Daniel Callahan, in his short article “Hans Jonas and Death,” writes that while he appreciates the perspective on death offered by Jonas in his “The Burden and Blessing of Mortality,” he is concerned by certain omissions that suggest Jonas may not have fully appreciated the value of life. Callahan writes that Jonas does not say “a great deal about why life is worth living,” give an account of the “meaning of evolution for human life,” or describe the “experiences and possibilities in the content of the lives of the human species not found in any other one” (2011, p. 27). I argue that Jonas not only explicitly addresses the meaning of evolution for human life but also develops an ethics rooted in the inherent value of all present and future life, with particular emphasis on the value of human life.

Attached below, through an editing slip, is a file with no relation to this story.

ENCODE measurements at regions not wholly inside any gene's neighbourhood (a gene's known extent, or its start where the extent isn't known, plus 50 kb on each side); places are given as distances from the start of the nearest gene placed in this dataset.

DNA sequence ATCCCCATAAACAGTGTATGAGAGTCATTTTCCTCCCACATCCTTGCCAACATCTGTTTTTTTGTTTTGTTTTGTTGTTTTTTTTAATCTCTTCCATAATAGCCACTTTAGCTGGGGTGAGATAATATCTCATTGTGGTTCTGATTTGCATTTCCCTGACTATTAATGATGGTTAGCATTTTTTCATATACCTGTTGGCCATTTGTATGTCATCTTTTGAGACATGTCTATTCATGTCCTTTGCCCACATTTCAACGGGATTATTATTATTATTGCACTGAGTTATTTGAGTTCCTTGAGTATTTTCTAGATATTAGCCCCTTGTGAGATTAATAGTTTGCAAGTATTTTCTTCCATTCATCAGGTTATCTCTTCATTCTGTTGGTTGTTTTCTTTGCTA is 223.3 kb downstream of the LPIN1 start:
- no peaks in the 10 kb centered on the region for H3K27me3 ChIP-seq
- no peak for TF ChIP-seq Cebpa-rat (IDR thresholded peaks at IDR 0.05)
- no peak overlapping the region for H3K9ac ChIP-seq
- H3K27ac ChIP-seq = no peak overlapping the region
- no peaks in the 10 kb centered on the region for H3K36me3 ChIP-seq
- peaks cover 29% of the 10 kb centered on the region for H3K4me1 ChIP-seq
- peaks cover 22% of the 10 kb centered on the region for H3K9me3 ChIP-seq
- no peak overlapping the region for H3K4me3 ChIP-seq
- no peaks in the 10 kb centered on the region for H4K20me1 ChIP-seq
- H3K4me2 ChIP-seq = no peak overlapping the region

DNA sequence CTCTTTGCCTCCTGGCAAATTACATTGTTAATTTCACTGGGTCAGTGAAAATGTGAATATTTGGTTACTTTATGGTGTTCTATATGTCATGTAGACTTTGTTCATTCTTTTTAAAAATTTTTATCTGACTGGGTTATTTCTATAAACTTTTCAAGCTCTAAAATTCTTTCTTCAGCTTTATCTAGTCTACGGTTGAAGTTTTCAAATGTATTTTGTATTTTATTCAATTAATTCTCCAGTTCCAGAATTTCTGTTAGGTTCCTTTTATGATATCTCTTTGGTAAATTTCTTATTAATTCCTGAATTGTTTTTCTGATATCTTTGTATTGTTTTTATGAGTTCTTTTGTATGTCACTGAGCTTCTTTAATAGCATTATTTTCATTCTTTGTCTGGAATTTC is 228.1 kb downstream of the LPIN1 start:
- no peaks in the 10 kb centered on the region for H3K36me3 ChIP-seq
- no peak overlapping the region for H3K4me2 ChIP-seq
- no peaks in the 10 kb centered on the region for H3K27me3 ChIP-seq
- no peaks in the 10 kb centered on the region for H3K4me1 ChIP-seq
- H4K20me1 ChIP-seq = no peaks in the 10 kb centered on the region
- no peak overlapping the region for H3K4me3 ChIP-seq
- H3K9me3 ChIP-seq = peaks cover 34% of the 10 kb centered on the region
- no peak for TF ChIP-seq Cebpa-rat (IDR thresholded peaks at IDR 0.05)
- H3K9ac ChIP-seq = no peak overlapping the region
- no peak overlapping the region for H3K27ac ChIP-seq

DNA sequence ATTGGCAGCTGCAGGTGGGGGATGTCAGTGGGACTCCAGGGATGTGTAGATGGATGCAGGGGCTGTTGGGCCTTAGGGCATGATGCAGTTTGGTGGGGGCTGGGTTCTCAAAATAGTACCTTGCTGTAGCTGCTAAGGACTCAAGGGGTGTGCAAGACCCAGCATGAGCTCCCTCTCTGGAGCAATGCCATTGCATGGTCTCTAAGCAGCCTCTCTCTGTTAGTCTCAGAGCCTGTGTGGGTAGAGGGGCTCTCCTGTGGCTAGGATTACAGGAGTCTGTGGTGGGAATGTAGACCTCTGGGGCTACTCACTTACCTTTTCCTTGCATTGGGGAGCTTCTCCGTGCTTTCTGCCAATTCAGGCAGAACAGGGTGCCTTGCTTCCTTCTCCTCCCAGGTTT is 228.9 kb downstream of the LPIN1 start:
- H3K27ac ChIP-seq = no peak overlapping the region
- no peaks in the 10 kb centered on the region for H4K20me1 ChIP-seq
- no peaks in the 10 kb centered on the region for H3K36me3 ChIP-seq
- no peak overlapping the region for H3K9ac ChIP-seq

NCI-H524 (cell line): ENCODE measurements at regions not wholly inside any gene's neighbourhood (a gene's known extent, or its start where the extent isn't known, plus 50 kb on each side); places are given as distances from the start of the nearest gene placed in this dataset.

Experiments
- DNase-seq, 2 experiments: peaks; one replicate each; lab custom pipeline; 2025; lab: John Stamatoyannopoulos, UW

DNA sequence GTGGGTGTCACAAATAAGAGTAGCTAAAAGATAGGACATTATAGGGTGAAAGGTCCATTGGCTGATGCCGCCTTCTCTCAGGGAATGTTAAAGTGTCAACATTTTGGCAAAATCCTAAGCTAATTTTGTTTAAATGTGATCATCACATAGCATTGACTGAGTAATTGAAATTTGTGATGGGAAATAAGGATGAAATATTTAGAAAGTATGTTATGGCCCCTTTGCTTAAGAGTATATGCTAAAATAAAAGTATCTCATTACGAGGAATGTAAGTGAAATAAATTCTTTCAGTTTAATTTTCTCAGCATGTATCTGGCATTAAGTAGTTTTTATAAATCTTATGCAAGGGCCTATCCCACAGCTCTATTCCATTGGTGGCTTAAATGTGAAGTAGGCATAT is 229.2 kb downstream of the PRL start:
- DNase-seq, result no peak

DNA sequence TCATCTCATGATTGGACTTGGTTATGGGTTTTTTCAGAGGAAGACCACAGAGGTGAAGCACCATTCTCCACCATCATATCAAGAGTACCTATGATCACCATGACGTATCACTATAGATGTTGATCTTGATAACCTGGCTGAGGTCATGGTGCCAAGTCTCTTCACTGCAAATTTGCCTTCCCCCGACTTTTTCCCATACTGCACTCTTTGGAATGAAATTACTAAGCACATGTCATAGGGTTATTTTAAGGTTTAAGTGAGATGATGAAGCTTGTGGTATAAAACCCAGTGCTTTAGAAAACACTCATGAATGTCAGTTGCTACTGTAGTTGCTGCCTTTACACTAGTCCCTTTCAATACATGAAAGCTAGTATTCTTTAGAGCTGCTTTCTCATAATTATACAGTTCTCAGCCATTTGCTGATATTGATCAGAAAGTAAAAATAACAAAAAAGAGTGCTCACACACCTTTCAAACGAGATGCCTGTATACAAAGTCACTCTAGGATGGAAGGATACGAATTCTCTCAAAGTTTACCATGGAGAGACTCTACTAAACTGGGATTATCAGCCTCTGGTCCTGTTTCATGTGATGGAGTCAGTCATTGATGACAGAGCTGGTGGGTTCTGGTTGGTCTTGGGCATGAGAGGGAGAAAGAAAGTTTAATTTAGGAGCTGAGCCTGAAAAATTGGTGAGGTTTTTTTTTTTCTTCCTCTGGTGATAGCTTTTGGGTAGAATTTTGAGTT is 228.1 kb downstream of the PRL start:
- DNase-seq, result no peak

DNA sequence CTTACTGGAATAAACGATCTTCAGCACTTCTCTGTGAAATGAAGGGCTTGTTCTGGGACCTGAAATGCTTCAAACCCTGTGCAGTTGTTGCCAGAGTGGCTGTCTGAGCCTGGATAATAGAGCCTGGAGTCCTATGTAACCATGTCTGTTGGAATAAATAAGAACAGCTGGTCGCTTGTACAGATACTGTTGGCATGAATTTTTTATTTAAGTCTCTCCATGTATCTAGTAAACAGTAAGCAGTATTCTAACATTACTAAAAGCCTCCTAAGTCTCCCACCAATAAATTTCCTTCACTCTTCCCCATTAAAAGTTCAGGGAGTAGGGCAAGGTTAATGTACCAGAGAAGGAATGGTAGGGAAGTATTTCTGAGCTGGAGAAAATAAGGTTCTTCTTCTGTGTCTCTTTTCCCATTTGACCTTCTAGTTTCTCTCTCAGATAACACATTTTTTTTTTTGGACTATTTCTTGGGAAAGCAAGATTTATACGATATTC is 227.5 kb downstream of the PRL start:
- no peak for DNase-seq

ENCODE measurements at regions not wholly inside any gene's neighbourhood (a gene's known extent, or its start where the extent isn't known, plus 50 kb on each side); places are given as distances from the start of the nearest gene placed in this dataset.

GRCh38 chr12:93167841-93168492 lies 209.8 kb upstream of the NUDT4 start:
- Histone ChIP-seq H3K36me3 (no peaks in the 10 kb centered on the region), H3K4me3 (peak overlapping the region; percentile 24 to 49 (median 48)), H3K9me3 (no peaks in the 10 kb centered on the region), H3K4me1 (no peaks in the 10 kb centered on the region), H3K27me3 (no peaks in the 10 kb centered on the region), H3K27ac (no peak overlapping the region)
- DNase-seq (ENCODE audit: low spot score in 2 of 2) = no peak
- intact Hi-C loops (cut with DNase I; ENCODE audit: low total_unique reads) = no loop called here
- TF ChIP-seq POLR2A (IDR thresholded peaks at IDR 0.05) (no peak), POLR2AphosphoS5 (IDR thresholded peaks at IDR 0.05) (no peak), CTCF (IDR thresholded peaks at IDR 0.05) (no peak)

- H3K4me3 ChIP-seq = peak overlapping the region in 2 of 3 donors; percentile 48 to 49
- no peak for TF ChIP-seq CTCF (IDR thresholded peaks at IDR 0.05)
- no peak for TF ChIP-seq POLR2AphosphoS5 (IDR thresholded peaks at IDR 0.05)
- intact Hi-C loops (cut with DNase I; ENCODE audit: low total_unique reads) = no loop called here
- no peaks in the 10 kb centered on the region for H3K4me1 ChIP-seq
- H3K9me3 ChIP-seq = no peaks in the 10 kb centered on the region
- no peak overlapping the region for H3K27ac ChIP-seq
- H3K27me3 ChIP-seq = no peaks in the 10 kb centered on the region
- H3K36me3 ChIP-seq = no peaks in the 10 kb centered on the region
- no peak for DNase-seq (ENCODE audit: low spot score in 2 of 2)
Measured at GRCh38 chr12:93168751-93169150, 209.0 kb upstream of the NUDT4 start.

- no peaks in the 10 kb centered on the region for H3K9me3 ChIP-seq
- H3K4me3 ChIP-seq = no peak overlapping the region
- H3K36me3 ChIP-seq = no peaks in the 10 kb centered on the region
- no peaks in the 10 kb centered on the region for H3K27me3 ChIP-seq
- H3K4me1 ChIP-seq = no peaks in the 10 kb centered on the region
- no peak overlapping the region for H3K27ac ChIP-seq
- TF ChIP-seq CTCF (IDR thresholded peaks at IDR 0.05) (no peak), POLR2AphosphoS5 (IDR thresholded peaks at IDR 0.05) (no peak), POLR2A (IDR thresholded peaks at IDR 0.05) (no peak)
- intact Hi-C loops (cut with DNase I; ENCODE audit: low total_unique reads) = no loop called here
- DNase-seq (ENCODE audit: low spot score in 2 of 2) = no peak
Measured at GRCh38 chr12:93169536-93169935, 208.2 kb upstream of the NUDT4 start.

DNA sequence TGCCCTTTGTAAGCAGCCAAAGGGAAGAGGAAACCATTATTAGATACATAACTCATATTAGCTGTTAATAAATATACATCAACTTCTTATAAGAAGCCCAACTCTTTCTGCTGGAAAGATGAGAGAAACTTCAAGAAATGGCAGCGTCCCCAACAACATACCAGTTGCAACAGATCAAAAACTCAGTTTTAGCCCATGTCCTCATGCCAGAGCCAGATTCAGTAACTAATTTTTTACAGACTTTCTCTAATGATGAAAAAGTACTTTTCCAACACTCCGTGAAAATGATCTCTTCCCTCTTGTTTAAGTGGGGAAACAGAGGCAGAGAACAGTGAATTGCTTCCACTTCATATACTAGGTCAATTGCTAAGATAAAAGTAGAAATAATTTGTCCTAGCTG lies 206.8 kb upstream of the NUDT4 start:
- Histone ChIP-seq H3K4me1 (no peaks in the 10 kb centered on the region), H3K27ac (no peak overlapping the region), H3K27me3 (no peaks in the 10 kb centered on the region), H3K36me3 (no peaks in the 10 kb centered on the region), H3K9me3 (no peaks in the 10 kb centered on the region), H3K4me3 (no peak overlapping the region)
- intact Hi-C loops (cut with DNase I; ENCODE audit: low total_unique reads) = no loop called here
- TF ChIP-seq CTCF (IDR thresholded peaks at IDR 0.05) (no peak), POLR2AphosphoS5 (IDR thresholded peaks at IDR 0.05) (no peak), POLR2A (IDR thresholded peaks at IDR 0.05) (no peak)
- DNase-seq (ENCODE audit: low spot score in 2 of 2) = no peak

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pp. 103-114
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